When Julian Assange sought asylum at the Ecuadorian Embassy in London in 2012, he was fleeing from sexual assault accusations against him in Sweden. Swedish authorities could still go after the WikiLeaks founder, who was arrested Thursday after Ecuador withdrew its protection and allowed British police to drag him out of the embassy. A closer look at the case:
WHAT WERE THE ALLEGATIONS AGAINST ASSANGE IN SWEDEN?
Swedish prosecutors opened an investigation into Assange after two women accused him of sexual offenses during a 2010 visit to Sweden.
Assange denied the claims. He left for Britain in September of that year, and in November, a Stockholm court approved a request to detain Assange for questioning. Swedish police issued an international arrest warrant for him.
WHAT DO WE KNOW ABOUT THE ACCUSERS?
Assange met both women in connection with a lecture on Aug. 14, 2010, in Stockholm. One was involved in organizing an event for Sweden’s center-left Social Democratic Party and offered to host Assange at her apartment. The other was in the audience. After Assange had sex with both within a week, they went to police together to seek advice. A police officer who heard their accounts decided there was reason to suspect they were victims of sex crimes and handed the case to a prosecutor.
WHEN AND WHY WAS THE SWEDISH CASE CLOSED?
In June 2012, Assange sought refuge in the Ecuadorian embassy to avoid arrest, fearing extradition to the United States. In 2015, Swedish prosecutors dropped a case of alleged sexual misconduct when the statute of limitations ran out. That left a rape allegation. Two years later, prosecutors dropped the probe into the rape claim, saying there was no way to detain or charge Assange “in the foreseeable future” because of his protected status inside the embassy. Authorities said it was “no longer proportionate” to maintain the European arrest warrant.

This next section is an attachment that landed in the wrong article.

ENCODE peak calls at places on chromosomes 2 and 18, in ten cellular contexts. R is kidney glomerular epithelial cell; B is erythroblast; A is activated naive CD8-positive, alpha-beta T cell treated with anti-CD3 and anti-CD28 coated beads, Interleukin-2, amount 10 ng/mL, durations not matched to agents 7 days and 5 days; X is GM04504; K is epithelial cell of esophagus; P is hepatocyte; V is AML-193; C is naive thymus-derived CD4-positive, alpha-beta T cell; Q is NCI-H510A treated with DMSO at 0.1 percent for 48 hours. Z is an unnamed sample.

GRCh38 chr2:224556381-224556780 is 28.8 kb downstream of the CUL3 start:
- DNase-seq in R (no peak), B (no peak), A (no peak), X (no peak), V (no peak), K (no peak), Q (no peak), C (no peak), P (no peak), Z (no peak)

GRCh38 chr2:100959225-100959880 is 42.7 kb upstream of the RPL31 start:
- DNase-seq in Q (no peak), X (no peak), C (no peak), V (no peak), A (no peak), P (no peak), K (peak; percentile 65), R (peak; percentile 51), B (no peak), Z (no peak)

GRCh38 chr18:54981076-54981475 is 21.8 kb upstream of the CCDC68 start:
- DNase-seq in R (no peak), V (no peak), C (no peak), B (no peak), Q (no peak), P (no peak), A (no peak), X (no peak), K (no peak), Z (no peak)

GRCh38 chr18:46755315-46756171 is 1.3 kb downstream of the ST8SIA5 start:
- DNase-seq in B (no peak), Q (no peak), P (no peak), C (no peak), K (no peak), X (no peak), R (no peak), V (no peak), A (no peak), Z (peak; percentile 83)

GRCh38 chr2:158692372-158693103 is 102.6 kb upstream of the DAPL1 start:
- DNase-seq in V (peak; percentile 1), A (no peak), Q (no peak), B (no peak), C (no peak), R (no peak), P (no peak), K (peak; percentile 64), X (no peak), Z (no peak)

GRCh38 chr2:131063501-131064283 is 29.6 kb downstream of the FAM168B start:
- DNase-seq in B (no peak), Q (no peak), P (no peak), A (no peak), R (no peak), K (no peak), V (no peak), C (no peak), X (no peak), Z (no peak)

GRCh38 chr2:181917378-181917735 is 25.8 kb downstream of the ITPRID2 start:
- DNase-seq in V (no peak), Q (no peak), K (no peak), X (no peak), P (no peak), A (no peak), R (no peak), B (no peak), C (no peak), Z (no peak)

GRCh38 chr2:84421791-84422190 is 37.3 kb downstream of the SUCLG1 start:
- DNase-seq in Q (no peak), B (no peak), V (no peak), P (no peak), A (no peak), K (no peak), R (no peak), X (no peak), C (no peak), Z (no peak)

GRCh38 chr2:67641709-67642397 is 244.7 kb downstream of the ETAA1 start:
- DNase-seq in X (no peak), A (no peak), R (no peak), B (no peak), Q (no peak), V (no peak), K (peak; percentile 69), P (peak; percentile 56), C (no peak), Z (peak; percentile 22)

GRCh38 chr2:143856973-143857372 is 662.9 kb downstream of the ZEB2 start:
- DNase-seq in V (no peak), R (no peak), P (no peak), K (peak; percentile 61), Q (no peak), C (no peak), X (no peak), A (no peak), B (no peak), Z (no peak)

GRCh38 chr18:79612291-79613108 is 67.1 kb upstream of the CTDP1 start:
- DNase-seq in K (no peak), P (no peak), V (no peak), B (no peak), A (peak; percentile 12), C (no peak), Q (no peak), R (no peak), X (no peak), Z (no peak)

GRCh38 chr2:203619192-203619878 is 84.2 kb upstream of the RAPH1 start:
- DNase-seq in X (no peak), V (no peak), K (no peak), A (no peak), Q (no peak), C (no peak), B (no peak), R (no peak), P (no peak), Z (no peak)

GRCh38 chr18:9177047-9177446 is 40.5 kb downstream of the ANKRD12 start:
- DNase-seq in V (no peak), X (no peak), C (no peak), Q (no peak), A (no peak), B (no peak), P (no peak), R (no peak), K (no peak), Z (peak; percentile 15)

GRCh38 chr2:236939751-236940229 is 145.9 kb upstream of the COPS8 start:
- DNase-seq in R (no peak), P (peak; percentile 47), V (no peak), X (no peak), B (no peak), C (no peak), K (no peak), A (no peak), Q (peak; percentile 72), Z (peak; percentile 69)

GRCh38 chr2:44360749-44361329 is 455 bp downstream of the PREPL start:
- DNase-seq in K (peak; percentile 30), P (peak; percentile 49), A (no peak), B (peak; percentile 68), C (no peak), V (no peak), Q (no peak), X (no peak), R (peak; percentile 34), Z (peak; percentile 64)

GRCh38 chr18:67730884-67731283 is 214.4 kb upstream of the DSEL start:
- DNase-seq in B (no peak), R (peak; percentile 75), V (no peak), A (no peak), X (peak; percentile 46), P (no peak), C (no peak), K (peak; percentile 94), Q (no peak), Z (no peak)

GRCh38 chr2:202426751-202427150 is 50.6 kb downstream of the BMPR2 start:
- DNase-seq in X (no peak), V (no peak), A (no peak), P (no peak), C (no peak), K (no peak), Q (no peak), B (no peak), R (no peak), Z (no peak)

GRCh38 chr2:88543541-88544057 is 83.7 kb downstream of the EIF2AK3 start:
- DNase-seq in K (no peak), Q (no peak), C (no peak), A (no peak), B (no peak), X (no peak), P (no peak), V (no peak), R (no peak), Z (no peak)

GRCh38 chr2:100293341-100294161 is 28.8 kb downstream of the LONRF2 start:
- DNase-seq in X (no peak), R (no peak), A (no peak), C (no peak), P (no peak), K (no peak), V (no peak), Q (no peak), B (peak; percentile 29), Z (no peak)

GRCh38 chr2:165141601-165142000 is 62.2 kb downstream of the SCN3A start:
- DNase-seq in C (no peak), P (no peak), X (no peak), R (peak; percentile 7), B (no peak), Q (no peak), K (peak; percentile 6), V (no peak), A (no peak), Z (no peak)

After Sweden dropped the case, Assange remained inside the embassy because he was still subject to arrest in Britain for jumping bail.
CAN SWEDEN REOPEN THE CASE?
Yes. Swedish prosecutors have said the case could be reopened before the statute of limitations for the rape claim ends in August 2020. After Assange’s arrest on Thursday, the prosecution’s deputy director, Eva-Marie Persson, was tapped to look into a request from a lawyer for one of the accusers to find out whether the case can be reopened.
Elisabeth Massi Fritz, the lawyer for the woman who reported being raped by Assange, told The Associated Press that she would “do everything” to have the Swedish case reopened so Assange can be extradited to Sweden and prosecuted.
WHAT IS SWEDEN’S DEFINITION OF RAPE?
Under the Swedish criminal code, rape is defined as forced sexual intercourse initiated by one or more people without consent but also intercourse and comparable sexual acts against someone incapable of giving consent (fear or unconsciousness, for instance.) In 2018, Sweden passed a new law that criminalizes sex without consent as rape, even when there are no threats, coercion or violence involved.
CAN SWEDEN REQUEST HIS EXTRADITION?
Yes. Ove Bring, professor emeritus of international law at Stockholm University, said a new European arrest warrant for Assange could be issued, “but we are not there yet.” Persson said the case would be reviewed, but that no investigation has resumed and no timetable set.
IF SENT TO SWEDEN, DOES ASSANGE RISK EXTRADITION TO THE UNITED STATES?
Bring concluded that an extradition to the U.S. is “completely unthinkable” if the person is wanted for “political reasons.” The decision would be up to the Swedish government, with input from the prosecution and a veto right given to Sweden’s Supreme Court in cases where the requested person does not accept to be extradited.